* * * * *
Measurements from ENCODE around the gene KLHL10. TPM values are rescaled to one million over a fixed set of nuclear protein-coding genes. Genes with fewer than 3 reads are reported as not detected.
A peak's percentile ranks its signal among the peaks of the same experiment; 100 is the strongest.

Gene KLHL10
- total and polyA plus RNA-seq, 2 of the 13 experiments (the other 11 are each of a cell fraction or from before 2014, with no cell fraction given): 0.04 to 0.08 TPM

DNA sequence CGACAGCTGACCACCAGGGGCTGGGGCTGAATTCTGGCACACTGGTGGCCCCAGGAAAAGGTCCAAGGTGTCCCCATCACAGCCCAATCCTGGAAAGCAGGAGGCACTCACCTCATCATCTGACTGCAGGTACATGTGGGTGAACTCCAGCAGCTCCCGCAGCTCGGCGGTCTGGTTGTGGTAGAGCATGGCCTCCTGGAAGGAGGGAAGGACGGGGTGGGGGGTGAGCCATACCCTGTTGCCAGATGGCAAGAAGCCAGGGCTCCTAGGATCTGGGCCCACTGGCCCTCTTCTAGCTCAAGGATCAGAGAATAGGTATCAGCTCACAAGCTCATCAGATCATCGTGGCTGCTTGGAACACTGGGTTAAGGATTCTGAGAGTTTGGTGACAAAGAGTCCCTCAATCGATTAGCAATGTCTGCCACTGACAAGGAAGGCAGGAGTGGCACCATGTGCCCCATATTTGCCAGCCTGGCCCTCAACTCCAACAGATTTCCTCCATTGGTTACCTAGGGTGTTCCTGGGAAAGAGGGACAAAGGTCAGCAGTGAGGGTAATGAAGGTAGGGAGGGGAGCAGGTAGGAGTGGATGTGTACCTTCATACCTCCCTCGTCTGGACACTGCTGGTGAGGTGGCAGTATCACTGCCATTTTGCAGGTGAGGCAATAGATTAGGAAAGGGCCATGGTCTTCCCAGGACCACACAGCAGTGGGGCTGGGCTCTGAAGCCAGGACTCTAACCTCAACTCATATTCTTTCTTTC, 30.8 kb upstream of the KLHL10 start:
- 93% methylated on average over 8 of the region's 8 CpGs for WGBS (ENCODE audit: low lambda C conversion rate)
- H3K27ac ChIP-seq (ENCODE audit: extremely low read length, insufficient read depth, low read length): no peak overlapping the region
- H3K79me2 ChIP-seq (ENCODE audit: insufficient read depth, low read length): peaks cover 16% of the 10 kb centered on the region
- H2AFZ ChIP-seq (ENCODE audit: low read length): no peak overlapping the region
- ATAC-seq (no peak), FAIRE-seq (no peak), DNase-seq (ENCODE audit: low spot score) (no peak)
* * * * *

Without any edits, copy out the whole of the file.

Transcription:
Measurements from ENCODE around the gene KLHL10. TPM values are rescaled to one million over a fixed set of nuclear protein-coding genes. Genes with fewer than 3 reads are reported as not detected.
A peak's percentile ranks its signal among the peaks of the same experiment; 100 is the strongest.

Gene KLHL10
- total and polyA plus RNA-seq, 2 of the 13 experiments (the other 11 are each of a cell fraction or from before 2014, with no cell fraction given): 0.04 to 0.08 TPM

DNA sequence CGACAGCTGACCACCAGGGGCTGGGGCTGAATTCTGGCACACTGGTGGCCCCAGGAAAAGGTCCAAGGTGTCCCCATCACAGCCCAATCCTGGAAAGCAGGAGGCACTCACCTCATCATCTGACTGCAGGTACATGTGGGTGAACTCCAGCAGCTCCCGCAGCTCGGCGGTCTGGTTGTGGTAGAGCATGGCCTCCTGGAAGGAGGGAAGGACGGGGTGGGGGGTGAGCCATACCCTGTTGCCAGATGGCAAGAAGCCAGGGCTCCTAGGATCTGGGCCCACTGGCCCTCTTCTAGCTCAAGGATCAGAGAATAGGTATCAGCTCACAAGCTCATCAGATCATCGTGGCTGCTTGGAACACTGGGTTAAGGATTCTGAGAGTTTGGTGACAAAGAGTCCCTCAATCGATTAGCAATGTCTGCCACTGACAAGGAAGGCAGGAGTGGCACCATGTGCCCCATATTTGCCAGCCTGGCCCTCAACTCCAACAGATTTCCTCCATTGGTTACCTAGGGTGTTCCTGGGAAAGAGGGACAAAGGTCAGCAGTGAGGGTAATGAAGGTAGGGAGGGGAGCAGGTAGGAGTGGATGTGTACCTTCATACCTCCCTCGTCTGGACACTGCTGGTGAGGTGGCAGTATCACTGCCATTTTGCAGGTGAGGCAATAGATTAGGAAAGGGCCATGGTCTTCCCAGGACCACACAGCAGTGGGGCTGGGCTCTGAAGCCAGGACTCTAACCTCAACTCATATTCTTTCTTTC, 30.8 kb upstream of the KLHL10 start:
- 93% methylated on average over 8 of the region's 8 CpGs for WGBS (ENCODE audit: low lambda C conversion rate)
- H3K27ac ChIP-seq (ENCODE audit: extremely low read length, insufficient read depth, low read length): no peak overlapping the region
- H3K79me2 ChIP-seq (ENCODE audit: insufficient read depth, low read length): peaks cover 16% of the 10 kb centered on the region
- H2AFZ ChIP-seq (ENCODE audit: low read length): no peak overlapping the region
- ATAC-seq (no peak), FAIRE-seq (no peak), DNase-seq (ENCODE audit: low spot score) (no peak)